To Mrs. Moxtlson.

Chislehurst, March 20.
Dr. Westcott's acceptance of Durham will be a sore bereave-
ment to Cambridge, quite an orphanfiood, . . . One bright thought
and joy to me is that Mr. Lefroy is spared to DelhL He was the
clasp that held fast the pearls of the chain from being scattered.
Dr. Lightfoot had done much to resuscitate and enlarge Durham.
If Westcott were to find time to give a course of lectures termi-
nally at Durham, and rouse an enthusiasm to create a small
northern Cambridge, it would be worth the severance for the last
ten years of his course from Cambridge, and like the old days
when the great divinity schools were both at York and Canterbury
under the great Theodore and Alcuin, whom Charlemagne had to
call over to Aix and other centres to revive theology among the
Gauls and Teutons. ... I am sorry to see the P^re Didon has
preached his last sermon at Ndtre Dame. He seems to have
dived into the mysteries and ground truths of the faith, nmch
more than Lacordaire did.

^ Referring to a visit to Southsea.

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Little Gladys comee in most mornings into my study putting
her little finger out towards a little box of photos of Buth and her
sister, &c. ; she reminds me so of dearest Edith's daily journey
into my study at Cheltenham to turn over my drawers for any
little curiosities she could extract to learn all about. Those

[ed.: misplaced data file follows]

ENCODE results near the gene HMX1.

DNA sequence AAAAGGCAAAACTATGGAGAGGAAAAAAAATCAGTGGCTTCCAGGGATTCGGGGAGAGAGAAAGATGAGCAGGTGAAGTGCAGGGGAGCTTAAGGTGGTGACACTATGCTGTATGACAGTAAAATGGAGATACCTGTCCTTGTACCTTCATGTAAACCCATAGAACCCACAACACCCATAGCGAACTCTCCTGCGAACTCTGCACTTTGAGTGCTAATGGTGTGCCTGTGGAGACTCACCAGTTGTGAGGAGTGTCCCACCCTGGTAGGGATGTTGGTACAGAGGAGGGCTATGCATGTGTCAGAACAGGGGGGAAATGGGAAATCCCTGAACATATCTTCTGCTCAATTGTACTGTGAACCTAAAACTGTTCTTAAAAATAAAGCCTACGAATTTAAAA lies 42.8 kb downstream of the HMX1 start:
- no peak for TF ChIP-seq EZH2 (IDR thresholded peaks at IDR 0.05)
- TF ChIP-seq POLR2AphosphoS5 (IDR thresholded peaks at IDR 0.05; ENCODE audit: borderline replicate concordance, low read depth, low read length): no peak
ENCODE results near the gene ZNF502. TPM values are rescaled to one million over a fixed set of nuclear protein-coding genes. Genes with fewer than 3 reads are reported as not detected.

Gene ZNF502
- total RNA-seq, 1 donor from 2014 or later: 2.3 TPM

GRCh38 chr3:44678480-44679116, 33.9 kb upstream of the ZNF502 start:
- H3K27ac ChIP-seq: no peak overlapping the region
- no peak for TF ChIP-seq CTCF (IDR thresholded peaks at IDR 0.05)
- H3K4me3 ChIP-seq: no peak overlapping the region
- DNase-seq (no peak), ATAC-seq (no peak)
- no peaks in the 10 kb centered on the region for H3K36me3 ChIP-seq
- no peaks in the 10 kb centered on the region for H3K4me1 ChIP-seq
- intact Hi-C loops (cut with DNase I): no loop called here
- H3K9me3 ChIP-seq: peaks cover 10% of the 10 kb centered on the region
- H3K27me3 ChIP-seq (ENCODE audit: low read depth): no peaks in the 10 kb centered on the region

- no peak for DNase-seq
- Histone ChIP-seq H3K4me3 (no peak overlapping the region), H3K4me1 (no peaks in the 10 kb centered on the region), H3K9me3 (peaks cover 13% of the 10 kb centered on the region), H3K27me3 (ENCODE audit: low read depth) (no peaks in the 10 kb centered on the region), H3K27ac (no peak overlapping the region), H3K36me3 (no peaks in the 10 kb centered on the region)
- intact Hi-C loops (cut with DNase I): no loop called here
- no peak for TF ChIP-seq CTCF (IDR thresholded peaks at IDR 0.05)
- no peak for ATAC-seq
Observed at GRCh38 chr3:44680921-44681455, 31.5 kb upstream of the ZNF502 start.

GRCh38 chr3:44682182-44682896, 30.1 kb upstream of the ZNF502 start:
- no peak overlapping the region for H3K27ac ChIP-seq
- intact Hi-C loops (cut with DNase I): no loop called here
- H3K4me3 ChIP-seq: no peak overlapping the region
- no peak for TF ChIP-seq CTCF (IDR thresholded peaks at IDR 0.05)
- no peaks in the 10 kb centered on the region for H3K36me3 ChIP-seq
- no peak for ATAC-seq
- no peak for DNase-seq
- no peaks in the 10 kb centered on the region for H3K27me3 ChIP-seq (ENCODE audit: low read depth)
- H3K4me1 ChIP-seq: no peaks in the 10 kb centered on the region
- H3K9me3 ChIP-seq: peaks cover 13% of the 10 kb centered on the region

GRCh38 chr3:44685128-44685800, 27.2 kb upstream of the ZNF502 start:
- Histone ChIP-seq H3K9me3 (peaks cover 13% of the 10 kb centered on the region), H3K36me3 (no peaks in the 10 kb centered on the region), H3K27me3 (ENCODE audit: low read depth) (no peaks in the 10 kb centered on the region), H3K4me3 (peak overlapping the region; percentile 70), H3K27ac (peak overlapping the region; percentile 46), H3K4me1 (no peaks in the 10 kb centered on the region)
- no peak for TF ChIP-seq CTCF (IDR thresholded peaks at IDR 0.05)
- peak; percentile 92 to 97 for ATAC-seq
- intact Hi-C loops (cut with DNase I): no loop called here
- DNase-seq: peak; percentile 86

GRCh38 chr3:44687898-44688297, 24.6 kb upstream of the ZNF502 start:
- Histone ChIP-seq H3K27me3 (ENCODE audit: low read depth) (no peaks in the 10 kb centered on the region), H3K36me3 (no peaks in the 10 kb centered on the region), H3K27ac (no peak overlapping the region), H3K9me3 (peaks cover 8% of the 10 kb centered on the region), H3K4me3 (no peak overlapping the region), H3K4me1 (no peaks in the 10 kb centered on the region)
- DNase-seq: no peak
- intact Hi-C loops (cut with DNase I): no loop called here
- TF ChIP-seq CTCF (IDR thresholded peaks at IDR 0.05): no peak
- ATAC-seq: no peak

Cheltenham days seem like one little Malta harbour amid the
Mediterranean tossings of our life. Oxford and Keble terrace was
too shoi-t a glimpse of it, and Erith scarcely got inside the bar of
the port

sist. My good old friend is gone at last who sent me Xioo
a year for the cathedral while it was in building, a sort of Queen
of Sheba to me, supposing (what we are not told, however) that the
queen took interest in building Solomon's temple. She had just
completed her century of life. I wish I could for once have seen
her, but she said that she was so deaf that it would only tantalize
her. I should like to know what she sent to Bishop Matthew to
complete the decorations. I fear that there is little chance of the
steeples being built during my lifetime. How I should like to get
a joint memorial to my beloved friends Pfander, Knott, and
Gk>rdon: underneath the names and dates one might introduce
the three sentences from the Te Deum : —

' The glorious company of the apostles praise Thee' (Pfander).

* The goodly fellowship of prophets ' (Knott).